Brazilian President Dilma Rousseff is down but not out
[caption id="attachment_274387" align="alignleft" width="680"] BRASILIA, April 18, 2016 (Xinhua) -- Brazilian President Dilma Rousseff makes a...
[caption id="attachment_274387" align="alignleft" width="680"] BRASILIA, April 18, 2016 (Xinhua) -- Brazilian President Dilma Rousseff makes a statement at the Planalto Palace in Brasilia, Brazil, on April 18, 2016. (Xinhua/AGENCIA ESTADO) (vf)[/caption]
Brazilian President Dilma Rousseff said she was "indignant" at the "betrayal" against her and vowed to continue her fight against the impeachment vote. In her first speech since losing an impeachment vote in the Chamber of Deputies or the lower house of parliament, Rousseff said: "This is not the beginning of the end. We are beginning a long fight," Xinhua news agency reported.
The Chamber of Deputies voted 367-146 to endorse impeachment against Rousseff, passing the matter to the Senate. Should the Senate decide within 24 days to begin an impeachment trial, Rousseff will have to step aside for 180 days for the trial to proceed. Vice President Temer will then take over as interim president.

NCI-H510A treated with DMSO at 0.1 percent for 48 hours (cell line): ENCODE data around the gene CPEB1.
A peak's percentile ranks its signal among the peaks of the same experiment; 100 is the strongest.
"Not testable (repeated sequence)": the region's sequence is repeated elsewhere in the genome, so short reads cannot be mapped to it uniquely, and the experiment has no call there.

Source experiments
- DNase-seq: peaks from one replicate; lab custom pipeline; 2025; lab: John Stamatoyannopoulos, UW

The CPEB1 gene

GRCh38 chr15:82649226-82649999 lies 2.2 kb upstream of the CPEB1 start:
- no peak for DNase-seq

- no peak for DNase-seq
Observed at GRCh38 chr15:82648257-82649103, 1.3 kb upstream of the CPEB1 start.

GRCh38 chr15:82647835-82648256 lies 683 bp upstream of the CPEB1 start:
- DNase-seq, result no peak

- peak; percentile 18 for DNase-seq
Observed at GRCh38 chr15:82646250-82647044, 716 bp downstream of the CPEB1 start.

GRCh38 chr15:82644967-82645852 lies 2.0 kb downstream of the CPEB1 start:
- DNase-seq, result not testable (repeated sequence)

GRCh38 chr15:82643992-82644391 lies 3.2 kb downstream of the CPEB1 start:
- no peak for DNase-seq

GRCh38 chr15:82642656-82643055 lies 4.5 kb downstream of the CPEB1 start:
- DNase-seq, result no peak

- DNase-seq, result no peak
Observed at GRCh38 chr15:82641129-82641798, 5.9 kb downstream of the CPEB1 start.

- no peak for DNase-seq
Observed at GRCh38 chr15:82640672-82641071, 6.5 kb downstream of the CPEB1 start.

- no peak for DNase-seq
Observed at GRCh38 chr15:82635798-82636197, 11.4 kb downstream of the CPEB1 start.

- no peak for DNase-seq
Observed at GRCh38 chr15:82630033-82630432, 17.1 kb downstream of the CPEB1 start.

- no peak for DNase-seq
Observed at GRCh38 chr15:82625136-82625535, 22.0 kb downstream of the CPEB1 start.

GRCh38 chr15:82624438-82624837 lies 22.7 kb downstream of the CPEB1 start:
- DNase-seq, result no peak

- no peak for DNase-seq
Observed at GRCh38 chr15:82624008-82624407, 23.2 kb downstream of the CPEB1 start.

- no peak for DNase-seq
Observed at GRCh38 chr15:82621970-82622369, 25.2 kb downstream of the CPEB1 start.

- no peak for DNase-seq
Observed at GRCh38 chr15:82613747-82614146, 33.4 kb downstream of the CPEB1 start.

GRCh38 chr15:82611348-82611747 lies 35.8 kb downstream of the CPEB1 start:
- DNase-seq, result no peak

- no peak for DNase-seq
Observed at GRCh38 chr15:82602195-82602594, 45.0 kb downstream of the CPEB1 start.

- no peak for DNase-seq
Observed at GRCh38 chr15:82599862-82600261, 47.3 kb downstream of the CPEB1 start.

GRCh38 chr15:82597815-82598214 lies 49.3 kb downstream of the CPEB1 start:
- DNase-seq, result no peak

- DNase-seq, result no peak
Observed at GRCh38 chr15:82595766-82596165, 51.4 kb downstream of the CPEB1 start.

"They are torturing my dreams and my rights but they cannot hope to see me off, because democracy is always on the right side of history," she said in the speech delivered live on television,.
"This fight will not just be for my mandate. I will also fight for the 54 million votes I received," she vowed.
The head of state blasted the lower house for treating her differently from previous presidents for so-called "fiscal irregularities".
Rousseff's opponents said she delayed payments to state banks to artificially improve the appearance of public accounts during her 2014 re-election campaign.
"This was done by other presidents before me and these were never called illegal or criminal acts," Rousseff said.
Rousseff was particularly scathing Vice President Michel Temer from the Brazilian Democratic Movement Party (PMDB) who quit the ruling coalition on March 29, saying it was "startling" that a vice president would actively conspire against a sitting president.
Rousseff also confirmed that she had instructed the attorney general to question the validity of the impeachment process at the Supreme Court while she is also preparing her potential defence in the Senate. "We will use every instrument to exercise our right to defense," she added. (IANS)